Third, there are uncertainties regarding potential new sources of supply, and there is a need for major consumers to hedge against future scarcities. The rising economic and political costs of alternative sources of energy—from cleaning high-sulfur coal and liquefying tar sands to protecting people against nuclear hazards or harnessing the sun’s rays—seem to have made the goal of energy independence in the United States and the West a distant, if not totally unrealistic, prospect. With sustained economic recovery in the industrial countries, and continued modest growth in the developing world, some energy analysts believe that toward the end of the 1980s, world oil demand may surpass installed capacity, and a new oil crunch may be in the offing—putting OPEC in a better bargaining position.
The major oil importing countries, anxious to protect the value of their massive investments in alternative sources of high-cost energy and in energy conservation devices, may find a fourth reason for seeking an accommodation with major producers. Sudden and drastic reductions in oil prices are likely to jeopardize the viability of these costly outlays—as witnessed by cancellations of several oil exploration and synthetic fuel projects in the aftermath of the 1983 oil price cuts. An arrangement to stabilize prices and supply could play an important role in producing and maintaining an international energy balance in the coming years. The latter, in turn, could be a pivotal part of an international commercial and financial system necessary for global economic stability and growth.
In short, exporters and importers, having emerged from a decade of tumultuous and largely unproductive ups and downs in petroleum prices and supplies, are expected to have learned from experience. After the oil shocks of 1973–74 and 1979–80, the major oil importers must be convinced that a steady, moderate, and predictable change in the price of oil—in line with world energy supply and demand conditions—might be preferable to periodic haphazard fluctuations in oil availability and prices. The declines in 1975–76 and 1981–82 in the global demand for oil, in turn, must have awakened the major oil exporters to the recognition of their critical politico-economic dependence on oil revenues, and the extreme vulnerability of their economies to falling oil demand.
Even if better management of oil supplies and prices and a rational stabilization of the world petroleum market were undisputed, launching an oil dialogue would be no easy task. First, it would need a unified direction and purpose on the part of the potential negotiating parties. Judging from press accounts, a good many unconcealed differences—on such issues as production quotas, benchmark prices, and quality differentials—seem to exist among exporters. OPEC’s low- and high-absorbing producers differ in their attitudes toward national quotas and prices according to their ability to use revenues in a given time frame. Different volumes of petroleum reserves also result in divergent views on the basic oil price among OPEC members. The low-reserve countries are chiefly interested in as high an oil price as the market will bear. But those whose reserves promise to last several decades—and particularly if they also happen to be low absorbers—are mainly concerned to keep crude petroleum prices always slightly below those of its closest substitutes, to check accelerated developments of alternative oil supplies, and to protect their oil market for a long time to come. Dissimilar political or strategic considerations present still another source of intragroup conflict.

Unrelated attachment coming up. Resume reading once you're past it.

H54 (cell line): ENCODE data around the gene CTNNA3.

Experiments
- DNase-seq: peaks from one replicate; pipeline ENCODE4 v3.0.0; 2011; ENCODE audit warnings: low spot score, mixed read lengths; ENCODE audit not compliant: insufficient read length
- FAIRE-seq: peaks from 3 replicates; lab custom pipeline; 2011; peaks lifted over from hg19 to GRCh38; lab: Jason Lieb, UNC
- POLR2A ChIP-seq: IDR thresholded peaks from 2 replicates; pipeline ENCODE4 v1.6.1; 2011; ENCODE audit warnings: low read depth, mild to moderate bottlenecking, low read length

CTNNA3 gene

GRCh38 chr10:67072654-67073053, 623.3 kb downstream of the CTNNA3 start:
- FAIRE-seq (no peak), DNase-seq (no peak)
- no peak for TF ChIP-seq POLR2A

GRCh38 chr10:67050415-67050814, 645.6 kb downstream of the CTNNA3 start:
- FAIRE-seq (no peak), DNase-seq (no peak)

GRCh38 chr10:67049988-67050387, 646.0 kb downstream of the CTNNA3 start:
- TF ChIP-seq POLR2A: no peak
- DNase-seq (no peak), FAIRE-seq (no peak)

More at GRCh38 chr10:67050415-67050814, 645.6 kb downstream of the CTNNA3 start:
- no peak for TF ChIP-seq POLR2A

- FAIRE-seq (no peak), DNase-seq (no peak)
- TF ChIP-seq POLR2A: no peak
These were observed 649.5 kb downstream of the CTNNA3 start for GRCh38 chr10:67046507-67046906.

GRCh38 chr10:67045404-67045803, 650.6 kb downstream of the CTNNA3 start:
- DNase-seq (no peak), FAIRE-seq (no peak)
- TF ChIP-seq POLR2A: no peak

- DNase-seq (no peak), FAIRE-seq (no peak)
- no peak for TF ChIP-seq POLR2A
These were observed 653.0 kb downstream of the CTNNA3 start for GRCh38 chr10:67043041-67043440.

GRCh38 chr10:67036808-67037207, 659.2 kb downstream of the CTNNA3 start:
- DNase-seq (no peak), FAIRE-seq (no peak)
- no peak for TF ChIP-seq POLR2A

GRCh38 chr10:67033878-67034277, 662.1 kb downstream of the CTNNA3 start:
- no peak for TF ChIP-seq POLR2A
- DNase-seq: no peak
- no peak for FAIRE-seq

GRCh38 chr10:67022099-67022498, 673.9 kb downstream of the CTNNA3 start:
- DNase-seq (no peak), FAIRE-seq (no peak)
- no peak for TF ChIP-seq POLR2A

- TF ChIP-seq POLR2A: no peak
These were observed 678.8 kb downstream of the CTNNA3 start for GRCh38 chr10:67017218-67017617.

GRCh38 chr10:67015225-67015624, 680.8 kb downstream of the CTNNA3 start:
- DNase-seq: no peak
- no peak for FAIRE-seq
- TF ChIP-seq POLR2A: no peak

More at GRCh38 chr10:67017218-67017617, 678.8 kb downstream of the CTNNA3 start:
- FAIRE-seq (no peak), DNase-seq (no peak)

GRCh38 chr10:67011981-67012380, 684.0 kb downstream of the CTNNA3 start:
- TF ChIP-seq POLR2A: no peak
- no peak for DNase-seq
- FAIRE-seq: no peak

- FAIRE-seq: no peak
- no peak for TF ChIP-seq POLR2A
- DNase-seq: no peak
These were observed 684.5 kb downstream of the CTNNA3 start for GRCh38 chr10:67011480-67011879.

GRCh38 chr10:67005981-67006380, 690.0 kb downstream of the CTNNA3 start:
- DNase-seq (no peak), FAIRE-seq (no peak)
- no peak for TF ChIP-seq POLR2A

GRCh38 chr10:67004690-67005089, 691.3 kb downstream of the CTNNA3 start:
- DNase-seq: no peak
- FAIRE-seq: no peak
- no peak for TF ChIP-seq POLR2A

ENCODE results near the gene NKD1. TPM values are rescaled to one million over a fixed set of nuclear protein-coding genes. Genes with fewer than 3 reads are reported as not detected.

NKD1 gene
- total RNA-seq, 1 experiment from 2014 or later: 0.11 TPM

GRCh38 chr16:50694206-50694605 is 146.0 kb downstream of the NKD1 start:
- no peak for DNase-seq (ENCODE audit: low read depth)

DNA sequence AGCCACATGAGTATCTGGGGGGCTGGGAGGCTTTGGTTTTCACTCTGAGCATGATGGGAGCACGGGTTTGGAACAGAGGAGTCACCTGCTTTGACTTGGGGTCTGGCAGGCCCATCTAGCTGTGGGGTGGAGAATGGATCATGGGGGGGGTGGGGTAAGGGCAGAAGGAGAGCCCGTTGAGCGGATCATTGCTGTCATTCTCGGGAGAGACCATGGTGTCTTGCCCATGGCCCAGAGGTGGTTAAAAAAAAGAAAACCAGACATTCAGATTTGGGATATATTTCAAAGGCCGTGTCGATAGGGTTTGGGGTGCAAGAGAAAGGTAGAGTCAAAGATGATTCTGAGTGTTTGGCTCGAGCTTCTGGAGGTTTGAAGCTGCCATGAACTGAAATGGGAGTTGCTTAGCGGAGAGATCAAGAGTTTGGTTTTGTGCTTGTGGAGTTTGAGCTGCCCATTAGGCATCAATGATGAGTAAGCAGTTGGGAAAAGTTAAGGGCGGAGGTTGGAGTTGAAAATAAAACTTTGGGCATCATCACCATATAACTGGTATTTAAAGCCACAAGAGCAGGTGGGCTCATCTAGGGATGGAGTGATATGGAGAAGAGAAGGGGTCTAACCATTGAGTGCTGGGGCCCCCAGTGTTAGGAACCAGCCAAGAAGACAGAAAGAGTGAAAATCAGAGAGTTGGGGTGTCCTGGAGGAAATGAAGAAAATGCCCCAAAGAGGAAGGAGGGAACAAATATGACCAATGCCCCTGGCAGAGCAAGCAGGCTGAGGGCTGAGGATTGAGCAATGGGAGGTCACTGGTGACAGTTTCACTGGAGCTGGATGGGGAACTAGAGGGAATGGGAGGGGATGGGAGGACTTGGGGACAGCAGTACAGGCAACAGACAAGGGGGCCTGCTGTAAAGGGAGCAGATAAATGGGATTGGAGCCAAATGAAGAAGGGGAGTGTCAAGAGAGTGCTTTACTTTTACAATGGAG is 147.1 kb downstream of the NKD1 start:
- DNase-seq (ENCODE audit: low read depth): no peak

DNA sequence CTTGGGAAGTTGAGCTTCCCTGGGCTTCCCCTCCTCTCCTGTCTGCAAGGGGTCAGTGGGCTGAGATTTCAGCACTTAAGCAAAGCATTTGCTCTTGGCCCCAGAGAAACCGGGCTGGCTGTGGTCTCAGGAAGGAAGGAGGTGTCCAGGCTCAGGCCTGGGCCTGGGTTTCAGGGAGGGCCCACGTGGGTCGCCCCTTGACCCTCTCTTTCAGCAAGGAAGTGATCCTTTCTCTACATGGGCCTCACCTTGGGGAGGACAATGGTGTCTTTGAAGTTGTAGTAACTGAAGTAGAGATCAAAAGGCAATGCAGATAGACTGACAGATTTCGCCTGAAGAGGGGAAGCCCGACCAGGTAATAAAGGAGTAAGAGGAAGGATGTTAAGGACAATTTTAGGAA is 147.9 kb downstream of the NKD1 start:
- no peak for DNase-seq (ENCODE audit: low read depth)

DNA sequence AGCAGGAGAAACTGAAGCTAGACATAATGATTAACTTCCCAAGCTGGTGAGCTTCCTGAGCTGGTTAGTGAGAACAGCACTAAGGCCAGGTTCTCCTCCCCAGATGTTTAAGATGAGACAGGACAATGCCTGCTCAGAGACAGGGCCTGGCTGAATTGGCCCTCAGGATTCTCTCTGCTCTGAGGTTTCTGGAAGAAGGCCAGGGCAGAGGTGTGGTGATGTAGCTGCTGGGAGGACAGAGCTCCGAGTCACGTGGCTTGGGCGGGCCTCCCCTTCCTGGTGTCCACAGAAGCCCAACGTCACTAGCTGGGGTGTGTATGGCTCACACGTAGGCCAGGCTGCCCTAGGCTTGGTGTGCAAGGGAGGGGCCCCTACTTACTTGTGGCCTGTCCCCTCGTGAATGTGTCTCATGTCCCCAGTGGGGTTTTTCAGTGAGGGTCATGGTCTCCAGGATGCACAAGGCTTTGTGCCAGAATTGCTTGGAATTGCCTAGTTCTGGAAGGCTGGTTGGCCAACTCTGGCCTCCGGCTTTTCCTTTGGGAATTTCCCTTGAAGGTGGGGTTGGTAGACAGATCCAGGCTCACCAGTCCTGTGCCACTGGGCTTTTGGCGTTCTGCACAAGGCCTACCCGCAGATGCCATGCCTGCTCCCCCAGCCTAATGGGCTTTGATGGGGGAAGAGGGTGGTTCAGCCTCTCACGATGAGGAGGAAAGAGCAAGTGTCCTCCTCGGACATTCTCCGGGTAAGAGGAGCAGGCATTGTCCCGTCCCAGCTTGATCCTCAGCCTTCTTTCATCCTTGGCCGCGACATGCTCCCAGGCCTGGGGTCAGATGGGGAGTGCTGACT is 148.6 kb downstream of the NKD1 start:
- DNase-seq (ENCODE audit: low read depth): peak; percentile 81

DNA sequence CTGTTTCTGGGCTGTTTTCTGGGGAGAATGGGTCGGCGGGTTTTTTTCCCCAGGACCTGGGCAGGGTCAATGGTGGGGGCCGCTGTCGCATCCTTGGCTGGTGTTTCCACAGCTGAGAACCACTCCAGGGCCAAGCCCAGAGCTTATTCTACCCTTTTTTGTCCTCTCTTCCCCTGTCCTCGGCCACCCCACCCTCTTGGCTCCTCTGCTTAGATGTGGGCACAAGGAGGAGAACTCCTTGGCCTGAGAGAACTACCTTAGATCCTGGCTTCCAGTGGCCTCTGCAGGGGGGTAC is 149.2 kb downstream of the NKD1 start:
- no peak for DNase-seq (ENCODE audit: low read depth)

Within consumer countries, too, there are sharp philosophical, economic, and institutional disparities standing in the way of a common interest in a dialogue. Some OECD members are philosophically averse to any regulatory actions in commodity trade. This philosophy, however, is not wholly shared by the majority; many appear to regard oil price stability (indeed, the stability of commodity prices in general) as desirable and useful, and they do not seem to object to a constructive dialogue on raw materials, especially petroleum. The magnitude of dependence on imported oil is another reason for the diverse attitudes of industrial countries toward oil negotiations.
Some major consumer nations have a special or privileged business relationship with the oil exporting group, which may affect their attitude toward a dialogue. Six of the seven major oil companies—the so-called Seven Sisters—are of U.S. or U.K. registry. One has a double U.K.-Dutch nationality. And a “half-sister” is French. Since these transnational oil companies are still OPEC’s principal operating, marketing, and distribution agents, they can serve as a special conduit for specific negotiation between their home and host countries without the necessity of institutionalizing such contacts or broadening the dialogue’s process or content. Some consumer governments also enjoy old political ties and traditional bonds of amity with certain major oil exporters. They may wish to protect the exclusivity of these relationships, and be reluctant to bring a larger, more interventionist, and less manageable oil importing group to the bargaining table. As regards the framework for negotiations, some large industrial consumers are most likely to favor the International Energy Agency; others seem to prefer the more limited forum of the European Community.
An agreed agenda
The delicate and complex task of formulating a mutually acceptable agenda within a mutually agreeable time frame is another stumbling block to a prospective dialogue. As matters stand, the different interests and attitudes that delayed finalizing CIEC’s terms of reference for several months, and reduced the chance of a more substantive outcome, still exist. Most OECD members might, à la rigueur, be induced to engage in a dialogue on energy alone, if it were to take place under strict conditions and with few major participants. But the appeal of a formally organized forum with a comprehensive or open-ended agenda is not widespread. Even a rather limited OECD group would represent different shades of interest to be reconciled. The non-oil OECD countries might be induced to accept a broader agenda and a somewhat wider forum; but the oil producing members seem more firmly against broadening the dialogue to nonenergy issues. And even some who may agree to a limited oil dialogue may still not support it actively, for fear that limited negotiations would open a Pandora’s box of debate on a much broader range of North-South economic issues.